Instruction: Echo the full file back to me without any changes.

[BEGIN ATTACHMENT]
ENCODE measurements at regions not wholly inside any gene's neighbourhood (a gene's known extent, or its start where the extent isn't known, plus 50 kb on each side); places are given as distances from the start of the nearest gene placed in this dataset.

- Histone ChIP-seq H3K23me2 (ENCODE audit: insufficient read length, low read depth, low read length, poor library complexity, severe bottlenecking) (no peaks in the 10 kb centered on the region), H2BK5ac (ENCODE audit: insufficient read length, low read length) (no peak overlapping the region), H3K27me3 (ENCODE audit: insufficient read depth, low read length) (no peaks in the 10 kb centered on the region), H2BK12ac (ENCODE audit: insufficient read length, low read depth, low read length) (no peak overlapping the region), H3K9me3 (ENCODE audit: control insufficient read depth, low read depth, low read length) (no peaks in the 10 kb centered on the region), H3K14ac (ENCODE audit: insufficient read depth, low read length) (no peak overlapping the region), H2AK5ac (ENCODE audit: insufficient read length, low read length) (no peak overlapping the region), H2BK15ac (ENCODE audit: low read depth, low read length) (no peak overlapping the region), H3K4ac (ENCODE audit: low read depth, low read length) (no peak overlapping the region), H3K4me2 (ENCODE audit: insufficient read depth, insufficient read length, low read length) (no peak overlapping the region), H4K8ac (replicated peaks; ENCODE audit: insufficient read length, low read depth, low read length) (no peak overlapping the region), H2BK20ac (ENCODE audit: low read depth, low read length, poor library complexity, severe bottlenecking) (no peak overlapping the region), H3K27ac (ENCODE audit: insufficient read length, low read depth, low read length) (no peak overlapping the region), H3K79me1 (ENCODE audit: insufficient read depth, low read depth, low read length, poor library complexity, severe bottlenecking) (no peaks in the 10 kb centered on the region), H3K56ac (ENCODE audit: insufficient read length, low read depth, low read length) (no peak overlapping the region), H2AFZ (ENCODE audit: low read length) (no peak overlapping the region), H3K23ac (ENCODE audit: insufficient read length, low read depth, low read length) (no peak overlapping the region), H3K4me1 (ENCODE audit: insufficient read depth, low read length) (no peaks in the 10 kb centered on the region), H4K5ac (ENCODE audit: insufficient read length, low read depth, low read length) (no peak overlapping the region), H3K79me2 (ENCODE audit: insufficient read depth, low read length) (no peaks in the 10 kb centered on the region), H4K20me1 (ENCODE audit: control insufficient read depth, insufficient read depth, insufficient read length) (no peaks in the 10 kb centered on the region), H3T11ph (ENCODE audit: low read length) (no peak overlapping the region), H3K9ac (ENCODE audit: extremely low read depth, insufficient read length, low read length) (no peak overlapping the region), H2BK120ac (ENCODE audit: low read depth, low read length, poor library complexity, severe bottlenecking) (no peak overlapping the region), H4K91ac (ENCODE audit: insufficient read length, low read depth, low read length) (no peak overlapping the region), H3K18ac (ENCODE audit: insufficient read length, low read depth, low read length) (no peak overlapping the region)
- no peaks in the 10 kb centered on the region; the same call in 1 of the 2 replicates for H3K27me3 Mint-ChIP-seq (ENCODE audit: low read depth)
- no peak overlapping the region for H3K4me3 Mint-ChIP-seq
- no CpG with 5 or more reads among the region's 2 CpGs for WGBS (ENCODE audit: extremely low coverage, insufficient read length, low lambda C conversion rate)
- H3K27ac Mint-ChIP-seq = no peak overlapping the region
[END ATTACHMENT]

ENCODE measurements at regions not wholly inside any gene's neighbourhood (a gene's known extent, or its start where the extent isn't known, plus 50 kb on each side); places are given as distances from the start of the nearest gene placed in this dataset.

- Histone ChIP-seq H3K23me2 (ENCODE audit: insufficient read length, low read depth, low read length, poor library complexity, severe bottlenecking) (no peaks in the 10 kb centered on the region), H2BK5ac (ENCODE audit: insufficient read length, low read length) (no peak overlapping the region), H3K27me3 (ENCODE audit: insufficient read depth, low read length) (no peaks in the 10 kb centered on the region), H2BK12ac (ENCODE audit: insufficient read length, low read depth, low read length) (no peak overlapping the region), H3K9me3 (ENCODE audit: control insufficient read depth, low read depth, low read length) (no peaks in the 10 kb centered on the region), H3K14ac (ENCODE audit: insufficient read depth, low read length) (no peak overlapping the region), H2AK5ac (ENCODE audit: insufficient read length, low read length) (no peak overlapping the region), H2BK15ac (ENCODE audit: low read depth, low read length) (no peak overlapping the region), H3K4ac (ENCODE audit: low read depth, low read length) (no peak overlapping the region), H3K4me2 (ENCODE audit: insufficient read depth, insufficient read length, low read length) (no peak overlapping the region), H4K8ac (replicated peaks; ENCODE audit: insufficient read length, low read depth, low read length) (no peak overlapping the region), H2BK20ac (ENCODE audit: low read depth, low read length, poor library complexity, severe bottlenecking) (no peak overlapping the region), H3K27ac (ENCODE audit: insufficient read length, low read depth, low read length) (no peak overlapping the region), H3K79me1 (ENCODE audit: insufficient read depth, low read depth, low read length, poor library complexity, severe bottlenecking) (no peaks in the 10 kb centered on the region), H3K56ac (ENCODE audit: insufficient read length, low read depth, low read length) (no peak overlapping the region), H2AFZ (ENCODE audit: low read length) (no peak overlapping the region), H3K23ac (ENCODE audit: insufficient read length, low read depth, low read length) (no peak overlapping the region), H3K4me1 (ENCODE audit: insufficient read depth, low read length) (no peaks in the 10 kb centered on the region), H4K5ac (ENCODE audit: insufficient read length, low read depth, low read length) (no peak overlapping the region), H3K79me2 (ENCODE audit: insufficient read depth, low read length) (no peaks in the 10 kb centered on the region), H4K20me1 (ENCODE audit: control insufficient read depth, insufficient read depth, insufficient read length) (no peaks in the 10 kb centered on the region), H3T11ph (ENCODE audit: low read length) (no peak overlapping the region), H3K9ac (ENCODE audit: extremely low read depth, insufficient read length, low read length) (no peak overlapping the region), H2BK120ac (ENCODE audit: low read depth, low read length, poor library complexity, severe bottlenecking) (no peak overlapping the region), H4K91ac (ENCODE audit: insufficient read length, low read depth, low read length) (no peak overlapping the region), H3K18ac (ENCODE audit: insufficient read length, low read depth, low read length) (no peak overlapping the region)
- no peaks in the 10 kb centered on the region; the same call in 1 of the 2 replicates for H3K27me3 Mint-ChIP-seq (ENCODE audit: low read depth)
- no peak overlapping the region for H3K4me3 Mint-ChIP-seq
- no CpG with 5 or more reads among the region's 2 CpGs for WGBS (ENCODE audit: extremely low coverage, insufficient read length, low lambda C conversion rate)
- H3K27ac Mint-ChIP-seq = no peak overlapping the region